About a decade ago, I read Sefi Atta’s Everything Good Will Come for the first time. I was eighteen or nineteen, and this book taught me to be angry. But that’s not quite right. With every reread, I realize this book, more accurately, helped me articulate my anger – that festering inchoate thing that sometimes flared in my chest and left me sputtering when a situation was ‘just not fair’! Like when my university gave women a 10 p.m. curfew, instead of 11 p.m. like the men – allowing the male students of my department use the architecture studios for an extra hour; or when a relative shook her head at my lack of interest in cooking and asked, ‘what will your husband eat?’
Enitan, the narrator and protagonist, struggles with this same food question (which has caused many wars on Nigerian Twitter). But this is a book that goes beyond anger – it resists any simplification. Everything Good Will Come is split into four years: 1971, 1975, 1985 and 1995. We meet Enitan at 11-years-old, when she meets an unruly girl, a neighbour her parents don’t deem fit for their ‘decent’ child. This friendship – sometimes reminiscent of the one between Elena Ferrante’s characters in the Neapolitan Novels – is one of Enitan’s first encounters with a rebel. As the years go by, Enitan has an awakening; Enitan has many awakenings. She leaves Nigeria, she returns. She has boyfriends. She fights with her mother who says about Enitan’s father: ‘If he’s no good to me, he’s no good to you.’ She fights with her father, a fellow lawyer who thinks she’s too aggressive. She marries a man who holds her hand in sleep but won’t enter the kitchen. She considers women’s rights. She considers human rights. She explores the overlap: ‘Human rights were never an issue until the rights of men were threatened. There’s nothing in our constitution for kindness at home.’ Early on, a classmate prophesies, ‘You have a bad mouth, Enitan Taiwo. Just wait and see. It will catch up to you.’ And it does. As post-independence Nigeria dances in and out of military rule, politics shift from periphery to the center of Enitan’s mind. Can she be comfortable in her middle-class life, unlooking, as we Nigerians say?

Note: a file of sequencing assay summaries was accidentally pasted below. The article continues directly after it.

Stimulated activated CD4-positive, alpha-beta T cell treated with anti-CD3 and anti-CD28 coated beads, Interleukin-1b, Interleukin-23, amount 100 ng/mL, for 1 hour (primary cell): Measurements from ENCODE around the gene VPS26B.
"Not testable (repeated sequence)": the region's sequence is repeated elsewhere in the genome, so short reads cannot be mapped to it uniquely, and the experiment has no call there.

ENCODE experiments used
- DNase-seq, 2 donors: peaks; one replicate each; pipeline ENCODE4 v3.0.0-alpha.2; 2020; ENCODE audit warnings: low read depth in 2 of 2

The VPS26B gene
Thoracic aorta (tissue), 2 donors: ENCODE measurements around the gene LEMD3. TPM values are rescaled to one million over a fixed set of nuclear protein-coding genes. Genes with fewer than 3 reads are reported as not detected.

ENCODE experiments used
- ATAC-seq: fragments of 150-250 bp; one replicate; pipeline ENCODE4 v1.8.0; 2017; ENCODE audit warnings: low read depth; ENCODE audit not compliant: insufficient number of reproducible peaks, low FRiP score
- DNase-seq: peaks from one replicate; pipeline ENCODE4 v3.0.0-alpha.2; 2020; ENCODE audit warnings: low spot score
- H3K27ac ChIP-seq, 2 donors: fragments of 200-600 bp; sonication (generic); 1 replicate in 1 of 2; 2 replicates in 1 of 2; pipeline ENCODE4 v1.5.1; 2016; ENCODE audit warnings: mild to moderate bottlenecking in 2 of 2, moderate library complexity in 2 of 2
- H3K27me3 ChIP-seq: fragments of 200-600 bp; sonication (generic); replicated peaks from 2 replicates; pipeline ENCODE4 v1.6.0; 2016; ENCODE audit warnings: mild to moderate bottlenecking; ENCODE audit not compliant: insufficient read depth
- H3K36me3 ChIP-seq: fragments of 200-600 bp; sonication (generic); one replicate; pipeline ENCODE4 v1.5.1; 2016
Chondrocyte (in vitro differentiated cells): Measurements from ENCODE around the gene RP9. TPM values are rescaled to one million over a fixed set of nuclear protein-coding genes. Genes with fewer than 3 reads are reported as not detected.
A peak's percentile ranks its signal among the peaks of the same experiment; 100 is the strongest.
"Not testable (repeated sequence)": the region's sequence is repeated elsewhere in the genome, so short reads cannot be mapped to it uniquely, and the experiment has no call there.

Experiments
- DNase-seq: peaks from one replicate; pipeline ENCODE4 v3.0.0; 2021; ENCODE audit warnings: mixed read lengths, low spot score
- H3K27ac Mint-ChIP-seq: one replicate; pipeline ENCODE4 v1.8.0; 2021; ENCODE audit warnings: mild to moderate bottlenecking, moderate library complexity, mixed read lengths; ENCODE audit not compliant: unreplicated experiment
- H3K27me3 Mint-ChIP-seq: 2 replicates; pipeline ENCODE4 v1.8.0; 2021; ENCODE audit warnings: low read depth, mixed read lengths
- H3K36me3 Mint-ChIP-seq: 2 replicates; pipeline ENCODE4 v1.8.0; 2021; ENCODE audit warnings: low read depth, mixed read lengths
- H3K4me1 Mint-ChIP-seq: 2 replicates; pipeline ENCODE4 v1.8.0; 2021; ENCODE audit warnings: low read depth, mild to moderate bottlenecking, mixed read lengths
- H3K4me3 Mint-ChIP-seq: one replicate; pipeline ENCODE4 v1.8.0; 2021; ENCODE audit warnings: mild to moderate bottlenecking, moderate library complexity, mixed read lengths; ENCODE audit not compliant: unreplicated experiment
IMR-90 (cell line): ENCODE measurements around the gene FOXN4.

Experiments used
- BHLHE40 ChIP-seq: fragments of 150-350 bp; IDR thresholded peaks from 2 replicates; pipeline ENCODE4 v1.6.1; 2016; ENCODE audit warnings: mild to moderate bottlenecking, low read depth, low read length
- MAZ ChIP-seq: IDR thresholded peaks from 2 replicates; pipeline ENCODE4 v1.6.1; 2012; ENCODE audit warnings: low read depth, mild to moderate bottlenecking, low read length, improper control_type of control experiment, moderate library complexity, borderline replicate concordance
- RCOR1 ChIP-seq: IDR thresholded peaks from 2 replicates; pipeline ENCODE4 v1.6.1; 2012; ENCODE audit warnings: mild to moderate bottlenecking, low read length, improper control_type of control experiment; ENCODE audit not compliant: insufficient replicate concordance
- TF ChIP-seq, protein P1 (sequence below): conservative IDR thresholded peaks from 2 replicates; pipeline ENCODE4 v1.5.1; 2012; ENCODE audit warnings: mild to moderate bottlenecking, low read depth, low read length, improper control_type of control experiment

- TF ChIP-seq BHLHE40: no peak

I love how very Lagos this book is; it sees the nuances of my city clearly. It covers the sprawl – from boarding school to Eko Market to the banking industry and jail. It is a book steeped in the details of the daily, in real life, in the range of our experiences. This means it can be very difficult to read as a Nigerian, because we’re presented with an exasperating sameness. Nothing has changed. From journalists being arrested by the government to a lack of electricity to women being cussed out on the streets for . . . existing. But in this lies its importance. The diagnosis of the Nigerian condition has never been the problem, the paralysis is in the ‘what next’? Sefi Atta pokes at our complacency and silence, especially that of the middle class, who believes they’re inured from the dangers of a crumbling country. Yes, there is laughter in this book, there is delight; but I found the frustration most informing, most galvanizing, most true. After destroying an ex-boyfriend’s property, Enitan muses: ‘Good women didn’t shout in somebody’s house. Good women didn’t fight on the streets. Good women didn’t come looking for men. Good women were at home.’ I love this book because it sees me: as a Nigerian, as a Lagosian, as a not-good-woman.
Image © Bea Mahan